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Peaked: Australia heavy truck sales likely to slow

Australian truck sales are experiencing a record boom… but there are already signs that the heat is going out of the market; pictured – trucks and vans ready for sale (Photo: Shutterstock).

SYDNEY, AUSTRALIA — A truck sales boom in Australia may have peaked this year. Although the year-to-date sales figures are up, the forward indicators are pointing toward a slowdown in 2019.

Overall sales of new trucks have boomed in the eleven months to November 2018 to stand at a record high of 38,173 units, according to the Truck Industry Council (TIC), a trade association. The figures encompass everything from relatively light enclosed cargo-carrying vans through to very large and heavy multiple-axle trucks.

The previous record high, of 38,131 heavy vehicles, was set back in 2007, according to the TIC. Only a further 1,827 sales are needed to breach the 40,000 mark, which would be the first time that level of sales has ever been reached. And, as December sales have averaged at 3,020 units for the last five years, the TIC envisages that the final sales figures for new trucks will actually be in excess of 41,000 units.

Speaking to FreightWaves yesterday, TIC chief financial technical officer Mark Hammond explained the reasons for this year’s sales boom and why 2018 is likely to represent the peak of the market in volume for truck purchases.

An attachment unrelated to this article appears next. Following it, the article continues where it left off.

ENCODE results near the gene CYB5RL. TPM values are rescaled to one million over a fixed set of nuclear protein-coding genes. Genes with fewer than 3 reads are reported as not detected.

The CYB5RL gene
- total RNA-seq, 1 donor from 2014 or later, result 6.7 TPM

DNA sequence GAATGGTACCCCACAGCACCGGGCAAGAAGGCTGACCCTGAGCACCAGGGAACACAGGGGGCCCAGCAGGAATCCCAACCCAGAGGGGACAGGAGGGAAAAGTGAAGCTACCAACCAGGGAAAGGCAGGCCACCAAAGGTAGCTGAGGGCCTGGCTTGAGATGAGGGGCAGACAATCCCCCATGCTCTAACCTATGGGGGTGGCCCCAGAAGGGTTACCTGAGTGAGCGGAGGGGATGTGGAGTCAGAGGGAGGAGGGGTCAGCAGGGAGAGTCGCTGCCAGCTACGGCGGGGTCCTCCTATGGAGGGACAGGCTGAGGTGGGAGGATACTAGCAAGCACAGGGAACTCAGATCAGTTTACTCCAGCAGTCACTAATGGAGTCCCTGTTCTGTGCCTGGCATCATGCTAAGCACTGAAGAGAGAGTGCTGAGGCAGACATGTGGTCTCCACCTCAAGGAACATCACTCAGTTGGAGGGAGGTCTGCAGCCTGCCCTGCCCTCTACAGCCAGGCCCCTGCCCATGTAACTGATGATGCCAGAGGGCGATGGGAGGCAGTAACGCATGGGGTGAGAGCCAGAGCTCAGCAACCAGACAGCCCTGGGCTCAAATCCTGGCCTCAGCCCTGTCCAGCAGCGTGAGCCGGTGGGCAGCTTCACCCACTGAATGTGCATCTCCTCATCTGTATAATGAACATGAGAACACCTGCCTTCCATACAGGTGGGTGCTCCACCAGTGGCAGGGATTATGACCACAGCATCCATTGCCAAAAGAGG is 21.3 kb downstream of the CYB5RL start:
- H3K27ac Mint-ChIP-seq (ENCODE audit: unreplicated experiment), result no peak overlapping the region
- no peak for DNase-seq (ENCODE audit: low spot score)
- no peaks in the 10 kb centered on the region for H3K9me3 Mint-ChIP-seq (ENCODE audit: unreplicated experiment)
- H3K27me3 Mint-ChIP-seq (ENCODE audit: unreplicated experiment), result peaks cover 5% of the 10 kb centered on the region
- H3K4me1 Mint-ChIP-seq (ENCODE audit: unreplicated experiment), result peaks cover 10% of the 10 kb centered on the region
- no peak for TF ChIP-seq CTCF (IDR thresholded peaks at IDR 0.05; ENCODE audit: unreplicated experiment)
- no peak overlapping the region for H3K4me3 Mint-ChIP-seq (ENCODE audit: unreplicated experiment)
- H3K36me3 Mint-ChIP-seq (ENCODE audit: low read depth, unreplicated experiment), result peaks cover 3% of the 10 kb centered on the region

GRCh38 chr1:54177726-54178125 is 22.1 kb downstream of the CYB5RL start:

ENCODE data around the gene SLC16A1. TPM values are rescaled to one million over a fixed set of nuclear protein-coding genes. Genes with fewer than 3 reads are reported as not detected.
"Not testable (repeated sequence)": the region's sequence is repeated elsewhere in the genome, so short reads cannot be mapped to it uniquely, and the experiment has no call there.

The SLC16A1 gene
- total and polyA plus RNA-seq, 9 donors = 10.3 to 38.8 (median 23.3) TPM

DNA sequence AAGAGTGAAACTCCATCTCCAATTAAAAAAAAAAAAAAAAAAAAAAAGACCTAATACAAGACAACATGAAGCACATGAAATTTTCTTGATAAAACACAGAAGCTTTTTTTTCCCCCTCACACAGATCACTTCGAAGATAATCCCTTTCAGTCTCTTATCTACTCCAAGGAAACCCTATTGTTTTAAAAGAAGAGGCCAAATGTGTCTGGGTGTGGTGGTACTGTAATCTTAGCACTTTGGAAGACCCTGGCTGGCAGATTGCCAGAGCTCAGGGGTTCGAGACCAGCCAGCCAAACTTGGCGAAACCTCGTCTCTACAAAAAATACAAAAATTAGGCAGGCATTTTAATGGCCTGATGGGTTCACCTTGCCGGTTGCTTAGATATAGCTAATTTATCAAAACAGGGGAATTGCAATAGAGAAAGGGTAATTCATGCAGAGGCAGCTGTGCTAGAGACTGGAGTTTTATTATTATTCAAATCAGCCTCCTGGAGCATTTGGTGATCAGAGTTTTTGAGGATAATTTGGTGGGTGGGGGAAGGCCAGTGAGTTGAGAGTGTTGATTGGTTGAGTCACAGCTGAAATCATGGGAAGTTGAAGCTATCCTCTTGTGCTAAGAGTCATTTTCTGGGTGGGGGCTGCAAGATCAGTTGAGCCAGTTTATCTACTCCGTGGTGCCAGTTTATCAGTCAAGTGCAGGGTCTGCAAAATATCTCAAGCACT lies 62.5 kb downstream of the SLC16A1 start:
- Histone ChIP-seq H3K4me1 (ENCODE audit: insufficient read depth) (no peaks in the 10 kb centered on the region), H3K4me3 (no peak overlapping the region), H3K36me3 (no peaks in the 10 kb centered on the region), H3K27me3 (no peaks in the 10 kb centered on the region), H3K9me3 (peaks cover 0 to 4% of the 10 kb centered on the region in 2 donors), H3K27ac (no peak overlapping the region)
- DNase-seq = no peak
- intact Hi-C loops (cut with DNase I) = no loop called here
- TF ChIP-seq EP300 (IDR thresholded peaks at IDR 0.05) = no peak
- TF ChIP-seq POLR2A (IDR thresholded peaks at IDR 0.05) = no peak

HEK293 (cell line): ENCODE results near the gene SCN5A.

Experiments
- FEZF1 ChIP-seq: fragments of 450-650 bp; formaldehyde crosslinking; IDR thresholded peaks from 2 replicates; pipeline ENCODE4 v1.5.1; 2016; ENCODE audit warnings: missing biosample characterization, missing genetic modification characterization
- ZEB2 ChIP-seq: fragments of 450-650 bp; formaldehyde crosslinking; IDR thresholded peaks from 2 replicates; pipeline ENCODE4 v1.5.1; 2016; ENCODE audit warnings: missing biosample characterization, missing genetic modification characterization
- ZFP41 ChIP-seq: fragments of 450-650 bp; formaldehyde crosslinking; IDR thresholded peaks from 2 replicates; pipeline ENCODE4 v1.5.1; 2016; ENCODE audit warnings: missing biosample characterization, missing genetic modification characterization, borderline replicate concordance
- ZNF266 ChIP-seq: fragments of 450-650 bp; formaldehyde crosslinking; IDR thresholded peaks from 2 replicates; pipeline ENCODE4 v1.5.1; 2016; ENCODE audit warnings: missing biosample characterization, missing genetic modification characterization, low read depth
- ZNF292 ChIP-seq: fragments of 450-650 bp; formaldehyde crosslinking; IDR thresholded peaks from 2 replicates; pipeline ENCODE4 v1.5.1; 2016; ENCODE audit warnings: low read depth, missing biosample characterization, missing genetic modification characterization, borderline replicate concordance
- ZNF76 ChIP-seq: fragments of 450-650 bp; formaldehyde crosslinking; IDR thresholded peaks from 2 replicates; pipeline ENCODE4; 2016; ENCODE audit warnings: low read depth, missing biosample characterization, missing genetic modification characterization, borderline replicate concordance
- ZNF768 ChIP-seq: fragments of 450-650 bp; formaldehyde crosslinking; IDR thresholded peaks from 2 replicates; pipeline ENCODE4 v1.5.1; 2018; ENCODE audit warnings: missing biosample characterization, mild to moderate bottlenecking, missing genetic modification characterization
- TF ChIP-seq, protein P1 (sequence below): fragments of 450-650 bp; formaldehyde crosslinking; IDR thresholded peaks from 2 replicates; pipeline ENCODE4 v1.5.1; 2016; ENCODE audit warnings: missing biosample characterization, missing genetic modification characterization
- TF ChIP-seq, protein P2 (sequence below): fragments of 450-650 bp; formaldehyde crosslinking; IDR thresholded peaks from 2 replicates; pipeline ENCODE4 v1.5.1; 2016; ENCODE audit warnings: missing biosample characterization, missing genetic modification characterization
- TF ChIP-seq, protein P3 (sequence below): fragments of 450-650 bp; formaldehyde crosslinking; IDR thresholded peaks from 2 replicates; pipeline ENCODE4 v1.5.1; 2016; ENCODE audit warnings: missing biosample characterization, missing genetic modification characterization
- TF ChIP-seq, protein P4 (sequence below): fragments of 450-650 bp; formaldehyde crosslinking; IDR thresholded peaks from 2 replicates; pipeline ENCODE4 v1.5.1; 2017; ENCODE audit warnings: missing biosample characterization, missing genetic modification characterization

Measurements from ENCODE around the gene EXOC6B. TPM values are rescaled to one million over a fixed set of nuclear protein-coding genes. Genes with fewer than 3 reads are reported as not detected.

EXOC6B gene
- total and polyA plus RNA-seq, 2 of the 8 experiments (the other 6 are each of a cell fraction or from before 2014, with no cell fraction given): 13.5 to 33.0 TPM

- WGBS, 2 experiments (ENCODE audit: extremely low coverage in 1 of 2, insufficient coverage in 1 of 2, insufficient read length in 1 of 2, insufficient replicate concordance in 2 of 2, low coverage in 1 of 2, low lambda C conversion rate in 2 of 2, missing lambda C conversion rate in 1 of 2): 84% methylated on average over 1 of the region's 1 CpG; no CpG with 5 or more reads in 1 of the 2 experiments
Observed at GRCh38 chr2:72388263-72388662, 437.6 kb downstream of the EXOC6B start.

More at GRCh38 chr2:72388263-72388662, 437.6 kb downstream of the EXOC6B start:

Market cycles

According to Hammond, the Australian truck market typically cycles on a seven year basis, but following the 2008 global financial crisis that cycle has lengthened to eleven years. The heavy truck sub-sector, in particular, is a market segment that has not seen a lot of growth in recent years, Hammond said.

He pointed out that as new heavy trucks are priced in the A$100,000 to A$250,000 (US$ 72,000 to $181,000) range, a heavy truck purchase is more expensive than purchases in the lighter truck markets. Heavy truck sales volumes were actually receding, Hammond added.

Market sentiment changes

But this year, Australian market sentiment changed in favour of truck purchases.

“The economy is strong, so now is a good time to replace trucks, that’s the feedback we’ve been getting. New trucks are typically more fuel efficient, have lower running costs and more safety features,” Hammond said.

“Safety is particularly important as the Chain of Responsibility begins to bite. Original equipment manufacturers will be increasingly required to explain why they do, or do not, have a particular safety feature,” Hammond explained.

“Chain of Responsibility” is an Australian transport safety concept that was enshrined in the domestic National Heavy Vehicle Law in October this year. Every party in the chain of responsibility that has any control or influence over any transport safety risk anywhere else in the chain has a shared duty with everyone else to ensure compliance with the National Heavy Vehicle Law.

Failure to reduce or eliminate that safety risk may be an offence. In the most extreme offences, individuals can be punished with five years jail and an A$300,000 fine. Companies can be fined as much as A$3 million.